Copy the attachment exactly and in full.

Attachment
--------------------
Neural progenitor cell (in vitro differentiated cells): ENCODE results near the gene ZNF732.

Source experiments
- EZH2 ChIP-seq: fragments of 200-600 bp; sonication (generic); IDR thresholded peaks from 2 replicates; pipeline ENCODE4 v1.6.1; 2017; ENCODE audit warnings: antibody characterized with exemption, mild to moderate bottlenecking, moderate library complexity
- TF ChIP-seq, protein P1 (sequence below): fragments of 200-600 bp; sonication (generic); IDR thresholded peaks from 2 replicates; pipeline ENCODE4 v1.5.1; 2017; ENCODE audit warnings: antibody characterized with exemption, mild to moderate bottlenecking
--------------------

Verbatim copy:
Neural progenitor cell (in vitro differentiated cells): ENCODE results near the gene ZNF732.

Source experiments
- EZH2 ChIP-seq: fragments of 200-600 bp; sonication (generic); IDR thresholded peaks from 2 replicates; pipeline ENCODE4 v1.6.1; 2017; ENCODE audit warnings: antibody characterized with exemption, mild to moderate bottlenecking, moderate library complexity
- TF ChIP-seq, protein P1 (sequence below): fragments of 200-600 bp; sonication (generic); IDR thresholded peaks from 2 replicates; pipeline ENCODE4 v1.5.1; 2017; ENCODE audit warnings: antibody characterized with exemption, mild to moderate bottlenecking